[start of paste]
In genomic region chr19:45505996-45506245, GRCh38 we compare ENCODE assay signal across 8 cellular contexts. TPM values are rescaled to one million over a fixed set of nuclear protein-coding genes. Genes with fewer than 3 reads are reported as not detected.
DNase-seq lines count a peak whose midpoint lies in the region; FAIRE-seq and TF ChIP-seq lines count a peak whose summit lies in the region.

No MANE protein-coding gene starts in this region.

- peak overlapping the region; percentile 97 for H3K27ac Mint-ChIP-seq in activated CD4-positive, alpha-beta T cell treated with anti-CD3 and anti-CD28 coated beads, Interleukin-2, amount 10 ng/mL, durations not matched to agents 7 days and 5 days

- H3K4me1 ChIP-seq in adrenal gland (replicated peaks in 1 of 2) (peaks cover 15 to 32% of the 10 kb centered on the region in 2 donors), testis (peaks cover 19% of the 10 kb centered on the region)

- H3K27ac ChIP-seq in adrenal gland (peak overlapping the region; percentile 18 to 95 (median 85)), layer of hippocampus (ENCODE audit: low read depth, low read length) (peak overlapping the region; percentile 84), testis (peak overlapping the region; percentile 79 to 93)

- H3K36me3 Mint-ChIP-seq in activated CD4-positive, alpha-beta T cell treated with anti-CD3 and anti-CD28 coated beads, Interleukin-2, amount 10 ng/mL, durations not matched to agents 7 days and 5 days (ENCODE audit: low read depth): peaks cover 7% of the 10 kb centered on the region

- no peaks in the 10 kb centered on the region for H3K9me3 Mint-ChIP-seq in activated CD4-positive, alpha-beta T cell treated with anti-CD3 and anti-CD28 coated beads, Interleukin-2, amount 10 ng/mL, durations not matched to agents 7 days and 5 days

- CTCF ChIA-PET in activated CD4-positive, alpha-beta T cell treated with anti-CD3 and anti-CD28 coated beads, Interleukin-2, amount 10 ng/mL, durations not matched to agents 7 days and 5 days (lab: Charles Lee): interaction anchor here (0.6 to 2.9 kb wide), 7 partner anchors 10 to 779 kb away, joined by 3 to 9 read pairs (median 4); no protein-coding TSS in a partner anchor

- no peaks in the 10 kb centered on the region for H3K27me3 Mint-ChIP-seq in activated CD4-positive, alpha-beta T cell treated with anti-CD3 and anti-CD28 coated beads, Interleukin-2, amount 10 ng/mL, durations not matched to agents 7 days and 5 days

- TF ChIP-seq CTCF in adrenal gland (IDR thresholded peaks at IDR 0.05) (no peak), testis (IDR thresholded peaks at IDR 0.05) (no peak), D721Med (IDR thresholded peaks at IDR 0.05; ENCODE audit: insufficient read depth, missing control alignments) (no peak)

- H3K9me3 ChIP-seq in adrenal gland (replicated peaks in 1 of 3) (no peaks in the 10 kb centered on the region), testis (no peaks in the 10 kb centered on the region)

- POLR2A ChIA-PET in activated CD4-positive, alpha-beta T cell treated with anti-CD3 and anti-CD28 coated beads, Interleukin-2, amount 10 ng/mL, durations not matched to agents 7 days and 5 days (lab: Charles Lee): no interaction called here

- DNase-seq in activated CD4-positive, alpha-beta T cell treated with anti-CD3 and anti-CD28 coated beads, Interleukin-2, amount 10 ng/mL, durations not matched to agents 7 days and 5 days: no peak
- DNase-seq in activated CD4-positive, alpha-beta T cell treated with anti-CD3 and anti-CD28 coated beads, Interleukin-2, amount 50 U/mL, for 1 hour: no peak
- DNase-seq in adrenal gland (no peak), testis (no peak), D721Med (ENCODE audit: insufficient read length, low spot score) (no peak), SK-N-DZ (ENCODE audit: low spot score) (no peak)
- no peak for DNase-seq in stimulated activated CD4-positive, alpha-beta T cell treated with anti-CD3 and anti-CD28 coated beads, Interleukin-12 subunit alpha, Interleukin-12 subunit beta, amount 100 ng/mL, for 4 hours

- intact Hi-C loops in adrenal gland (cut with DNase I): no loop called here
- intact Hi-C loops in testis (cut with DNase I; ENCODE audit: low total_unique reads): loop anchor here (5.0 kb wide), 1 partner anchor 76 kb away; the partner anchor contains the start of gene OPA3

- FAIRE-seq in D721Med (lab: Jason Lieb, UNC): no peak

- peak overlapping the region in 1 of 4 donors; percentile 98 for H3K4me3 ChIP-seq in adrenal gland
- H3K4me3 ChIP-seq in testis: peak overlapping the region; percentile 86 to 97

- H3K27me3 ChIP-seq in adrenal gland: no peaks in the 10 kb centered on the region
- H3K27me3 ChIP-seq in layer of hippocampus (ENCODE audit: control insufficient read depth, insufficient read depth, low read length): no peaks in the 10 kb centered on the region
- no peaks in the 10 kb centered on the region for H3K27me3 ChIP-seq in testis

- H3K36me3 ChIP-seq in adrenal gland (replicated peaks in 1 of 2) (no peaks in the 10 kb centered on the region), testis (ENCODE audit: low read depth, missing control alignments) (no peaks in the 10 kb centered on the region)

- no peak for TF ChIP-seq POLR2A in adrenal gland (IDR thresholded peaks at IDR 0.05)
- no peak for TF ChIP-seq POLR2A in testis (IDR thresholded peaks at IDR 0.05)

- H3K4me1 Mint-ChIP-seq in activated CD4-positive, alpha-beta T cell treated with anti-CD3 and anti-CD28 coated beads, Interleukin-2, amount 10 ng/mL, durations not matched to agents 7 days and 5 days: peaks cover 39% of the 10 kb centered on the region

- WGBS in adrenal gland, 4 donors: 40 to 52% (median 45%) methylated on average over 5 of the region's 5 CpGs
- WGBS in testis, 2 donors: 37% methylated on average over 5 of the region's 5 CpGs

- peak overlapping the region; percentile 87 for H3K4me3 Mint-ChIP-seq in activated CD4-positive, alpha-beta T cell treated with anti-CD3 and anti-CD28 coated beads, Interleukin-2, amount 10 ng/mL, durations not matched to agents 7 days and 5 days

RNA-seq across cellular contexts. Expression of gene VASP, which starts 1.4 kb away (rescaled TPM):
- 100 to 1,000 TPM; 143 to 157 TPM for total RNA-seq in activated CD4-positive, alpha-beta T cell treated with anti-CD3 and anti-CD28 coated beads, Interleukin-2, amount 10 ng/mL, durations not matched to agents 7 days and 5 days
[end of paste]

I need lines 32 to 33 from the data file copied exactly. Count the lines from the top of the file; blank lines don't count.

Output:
- peak overlapping the region; percentile 87 for H3K4me3 Mint-ChIP-seq in activated CD4-positive, alpha-beta T cell treated with anti-CD3 and anti-CD28 coated beads, Interleukin-2, amount 10 ng/mL, durations not matched to agents 7 days and 5 days

RNA-seq across cellular contexts. Expression of gene VASP, which starts 1.4 kb away (rescaled TPM):